Generalized linear mixed modeling (GL... 

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Oliver posted on Friday, April 22, 2016  8:15 am



Hi everyone, My understanding is that Mplus can handle dichotomous outcomes as part of longitudinal multilevel models/analyses. In SPSS and the broader stats literature, this is typically termed Generalized Linear Mixed Modeling (GLMM). I am wondering how this analysis is termed based on the Mplus terminology ? When I look at the Mplus user guide that includes all the syntaxes, it seems that analysis 9.13 (Twolevel growth model for a categorical outcome/threelevel analysis) is pretty similar to GLMM. Am I right ? In my study, a total of 100 participants each provided ratings of anxiety (continous; 010 scale) and reports about the presence/absence of a chest pain episode (dichotomous; yesno), once a day for 14 consecutive days. In terms of data structure, Level 1 units (i.e, daily reports of anxiety and chest pain) are thus nested within participants (Level 2 units). In terms of research question, I am simply interested in examining the Level 1 association between anxiety and chest pain. That is, whether anxiety is associated with an increased likelihood of having chest pain episodes. I will be primarily interested in the fixed effect, but of course will have a look at potential random effects. Considering the information above, should I use the Mplus syntax provided in example 9.13 of the user guide ? Thanks in advance for letting me know ! O. 

Jon Heron posted on Friday, April 22, 2016  8:25 am



Hi Oliver SEMstyle models work with data in "wide" format so repeated measures are multivariate with a single row per participant. As a consequence a standard "latent growth model" is only one level as opposed to the two levels you'd have with multilevel modelling. Ultimately your model is I think going to be similar to 6.13 but I would get there via examples 6.1 and 6.4 You might find it useful as a starting point to estimate a simple model in both disciplines  for instance a latent growth model for your anxiety measure would be readily replicable either in mlwin or Stata (xtmixed) and give nearidentical results. best, Jon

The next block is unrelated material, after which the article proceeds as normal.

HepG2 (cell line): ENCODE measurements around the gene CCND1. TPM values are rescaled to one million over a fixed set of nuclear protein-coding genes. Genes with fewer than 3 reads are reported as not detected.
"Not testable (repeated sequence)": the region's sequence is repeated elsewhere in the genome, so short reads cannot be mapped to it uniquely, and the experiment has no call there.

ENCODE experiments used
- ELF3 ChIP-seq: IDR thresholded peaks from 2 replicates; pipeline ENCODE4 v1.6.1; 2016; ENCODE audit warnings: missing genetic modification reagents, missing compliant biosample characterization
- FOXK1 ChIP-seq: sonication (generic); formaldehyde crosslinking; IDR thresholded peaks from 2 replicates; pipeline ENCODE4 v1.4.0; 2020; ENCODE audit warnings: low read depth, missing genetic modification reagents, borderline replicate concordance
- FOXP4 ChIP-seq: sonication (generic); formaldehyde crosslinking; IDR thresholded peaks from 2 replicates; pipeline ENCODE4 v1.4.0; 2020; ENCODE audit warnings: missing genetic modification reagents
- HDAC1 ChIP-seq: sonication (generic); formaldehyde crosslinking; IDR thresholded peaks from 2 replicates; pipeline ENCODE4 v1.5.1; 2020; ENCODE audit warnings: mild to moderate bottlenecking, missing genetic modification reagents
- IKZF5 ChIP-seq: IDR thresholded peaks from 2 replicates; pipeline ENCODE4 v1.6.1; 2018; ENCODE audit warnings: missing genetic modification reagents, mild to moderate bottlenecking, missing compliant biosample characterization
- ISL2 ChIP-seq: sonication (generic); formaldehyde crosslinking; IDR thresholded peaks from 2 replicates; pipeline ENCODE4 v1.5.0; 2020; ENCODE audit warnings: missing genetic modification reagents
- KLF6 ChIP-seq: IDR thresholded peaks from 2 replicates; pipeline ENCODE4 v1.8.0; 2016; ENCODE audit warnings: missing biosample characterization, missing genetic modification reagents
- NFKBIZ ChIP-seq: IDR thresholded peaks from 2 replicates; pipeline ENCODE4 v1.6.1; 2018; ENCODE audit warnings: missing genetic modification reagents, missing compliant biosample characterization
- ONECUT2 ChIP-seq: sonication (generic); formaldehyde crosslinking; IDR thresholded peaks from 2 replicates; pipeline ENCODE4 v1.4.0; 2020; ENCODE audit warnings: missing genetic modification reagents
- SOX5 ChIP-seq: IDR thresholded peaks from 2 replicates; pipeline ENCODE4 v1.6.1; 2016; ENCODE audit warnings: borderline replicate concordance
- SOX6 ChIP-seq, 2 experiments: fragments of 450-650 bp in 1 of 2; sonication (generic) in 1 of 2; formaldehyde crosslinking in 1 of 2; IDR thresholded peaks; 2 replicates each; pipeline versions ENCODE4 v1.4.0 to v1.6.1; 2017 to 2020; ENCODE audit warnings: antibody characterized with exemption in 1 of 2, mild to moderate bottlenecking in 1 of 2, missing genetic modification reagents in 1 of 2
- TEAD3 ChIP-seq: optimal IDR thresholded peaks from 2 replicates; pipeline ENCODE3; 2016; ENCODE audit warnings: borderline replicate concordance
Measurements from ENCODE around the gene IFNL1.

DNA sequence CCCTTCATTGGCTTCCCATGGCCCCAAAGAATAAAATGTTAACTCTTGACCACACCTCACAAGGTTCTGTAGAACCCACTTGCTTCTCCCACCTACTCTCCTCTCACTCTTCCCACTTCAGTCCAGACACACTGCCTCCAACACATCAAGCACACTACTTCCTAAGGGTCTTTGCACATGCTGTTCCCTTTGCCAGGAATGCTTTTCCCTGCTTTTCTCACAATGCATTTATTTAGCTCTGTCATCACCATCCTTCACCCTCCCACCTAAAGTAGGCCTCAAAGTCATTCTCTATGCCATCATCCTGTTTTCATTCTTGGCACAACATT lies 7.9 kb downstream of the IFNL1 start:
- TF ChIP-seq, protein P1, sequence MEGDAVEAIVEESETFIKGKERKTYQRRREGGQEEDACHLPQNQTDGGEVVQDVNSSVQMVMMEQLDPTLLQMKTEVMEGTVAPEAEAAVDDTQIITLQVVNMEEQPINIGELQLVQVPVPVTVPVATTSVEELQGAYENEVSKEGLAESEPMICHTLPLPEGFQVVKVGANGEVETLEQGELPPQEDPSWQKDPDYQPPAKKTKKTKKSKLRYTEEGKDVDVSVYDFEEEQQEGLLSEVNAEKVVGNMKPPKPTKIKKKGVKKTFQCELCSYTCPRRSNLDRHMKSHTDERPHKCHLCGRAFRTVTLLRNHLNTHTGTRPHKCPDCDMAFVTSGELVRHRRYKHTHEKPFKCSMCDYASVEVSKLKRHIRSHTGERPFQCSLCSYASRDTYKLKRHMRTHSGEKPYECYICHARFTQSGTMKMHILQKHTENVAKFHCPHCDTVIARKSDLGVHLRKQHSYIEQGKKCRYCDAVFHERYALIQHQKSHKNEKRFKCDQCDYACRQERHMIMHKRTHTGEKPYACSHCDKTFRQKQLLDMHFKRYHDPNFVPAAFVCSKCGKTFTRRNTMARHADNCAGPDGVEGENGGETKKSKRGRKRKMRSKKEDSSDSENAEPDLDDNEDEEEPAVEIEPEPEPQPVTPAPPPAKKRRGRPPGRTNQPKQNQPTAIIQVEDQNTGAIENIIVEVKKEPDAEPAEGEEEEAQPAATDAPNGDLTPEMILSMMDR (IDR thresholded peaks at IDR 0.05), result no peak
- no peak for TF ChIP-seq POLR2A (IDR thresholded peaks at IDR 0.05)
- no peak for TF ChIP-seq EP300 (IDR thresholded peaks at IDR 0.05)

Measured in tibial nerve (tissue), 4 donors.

Oliver posted on Wednesday, April 27, 2016  8:25 am



Hi Jon ! Thank you for your response. I need to clarify something with regards to the way datasets are organized in Mplus. My understanding is that it is possible to run a typical multilevel models using Mplus using the "vertical/stacked" format. The data do not necessarily need to be organized in the "wide/horizontal" format. For instance, I've prepared a "vertical" Mplus dataset in which I have two distinct continous Level1 variables (i.e., Pain and mood) nested within participants/IDs (i.e., Level 2). I'm interested in examining if pain (predictor) is associated with mood (outcome). Let's say that I'm only interested in the fixed effect. In SPSS, this analysis can be easily conducted with the MIXED procedure. When I looked at the Mplus user guide, it seems that my analysis could be conducted using the syntax of model 9.1 described on page 238 of the Mplus userguide, which is named: "Twolevel regression analysis for a continuous dependent variable with a random intercept". **See my second message for the next part of my post. 

Oliver posted on Wednesday, April 27, 2016  8:25 am



I've tried the syntax below provided in the Mplus guide, and it works well. The output/findings are quite similar to SPSS, which makes sense. As you can see, I've removed the "between" part of the model to focus on the withinperson effects. DATA: FILE = Datab2.dat; VARIABLE: NAMES = ID L1Pain L1Mood; WITHIN = L1Pain; CLUSTER = ID; DEFINE: CENTER L1Pain (GRANDMEAN); ANALYSIS: TYPE = TWOLEVEL; MODEL: %WITHIN% L1Mood ON L1Pain; The syntax makes sense, right ? That would indicate that it's possible to run a typical multilevel analysis using the "vertical/stacked" format.. Thanks in advance for letting me know whether I understand correctly. O. 


You can use wide or long format in Mplus. 

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